Overfilled refrigerant on Tahoe?

I recently added some R134 to my 1998 Chevy Tahoe. The commercial filler gauge was at the low end of the acceptable pressure level. I added one small can of refrigerant which put the gauge at the top end of the same region (but not in the overfill region). Since then, when I turn on the AC I get a loud “rubbing” or “grinding” sound for a few seconds, which goes away. I speculate it might be the belt sllipping from too much back pressure on the compressor–but what do I know? Opinions, and is this likely to damage something?

When servicing A/C always use high and low pressure gauges, no other right way.

It could be an overworked compressor causing the belt to slip. The obvious thing to do is check the belt and tensioner.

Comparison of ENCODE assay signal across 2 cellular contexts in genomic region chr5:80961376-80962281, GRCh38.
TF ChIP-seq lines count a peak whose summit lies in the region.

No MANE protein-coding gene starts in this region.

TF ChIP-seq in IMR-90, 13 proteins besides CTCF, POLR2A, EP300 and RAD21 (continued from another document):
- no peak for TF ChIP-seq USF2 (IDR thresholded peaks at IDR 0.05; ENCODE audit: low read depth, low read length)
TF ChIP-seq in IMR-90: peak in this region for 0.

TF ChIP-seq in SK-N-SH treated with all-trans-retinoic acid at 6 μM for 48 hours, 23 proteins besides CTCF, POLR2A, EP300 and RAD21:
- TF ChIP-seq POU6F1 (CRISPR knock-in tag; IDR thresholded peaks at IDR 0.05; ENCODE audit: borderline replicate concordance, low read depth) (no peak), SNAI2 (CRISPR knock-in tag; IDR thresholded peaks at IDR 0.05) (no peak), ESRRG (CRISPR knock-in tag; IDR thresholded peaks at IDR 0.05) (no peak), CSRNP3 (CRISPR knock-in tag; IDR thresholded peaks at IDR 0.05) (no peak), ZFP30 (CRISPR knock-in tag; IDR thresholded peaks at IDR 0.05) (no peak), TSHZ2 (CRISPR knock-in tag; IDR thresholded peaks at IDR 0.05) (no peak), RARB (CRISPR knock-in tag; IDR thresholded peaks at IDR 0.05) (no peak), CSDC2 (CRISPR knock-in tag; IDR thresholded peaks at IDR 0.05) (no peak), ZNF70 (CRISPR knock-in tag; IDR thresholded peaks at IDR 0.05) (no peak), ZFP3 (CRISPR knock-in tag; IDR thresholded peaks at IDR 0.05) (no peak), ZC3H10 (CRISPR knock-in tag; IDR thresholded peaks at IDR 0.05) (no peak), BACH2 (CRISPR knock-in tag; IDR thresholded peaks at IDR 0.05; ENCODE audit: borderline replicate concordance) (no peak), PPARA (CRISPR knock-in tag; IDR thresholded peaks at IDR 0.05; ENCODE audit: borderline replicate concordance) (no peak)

It’s always risky to rely on a single gauge attached to the low pressure service port. You also need to know what’s going on on the high pressure side. A full set of gauges can be purchased for around $50. A ggood investment if you’re going to do your own a/c recharging.

The problem did not occur until after I added the refrigerant. I am inclined to let a little out and see if I can get it to stop.

I suppose someone should mention that venting refrigerant into the atmosphere is a violation of federal law, and has some pretty hefty fines attached to it. Do so at your own risk.

The right way would be to discharge any excess into an EPA-approved storage cylinder.

There is only one correct way to charge a modern cars air conditioner, and that is to recover the refrigerant out, and weigh the refrigerant charge back in to the factory specified amount. Unfortunately this takes specialized equipment requiring it to be taken to A/C shop.

I thought R134 was developed in order to prevent the kind of atmospheric damage the older stuff caused.

R134 may be ozone friendly, but unfortunately it has global warming potential, and therefore still needs to be recovered.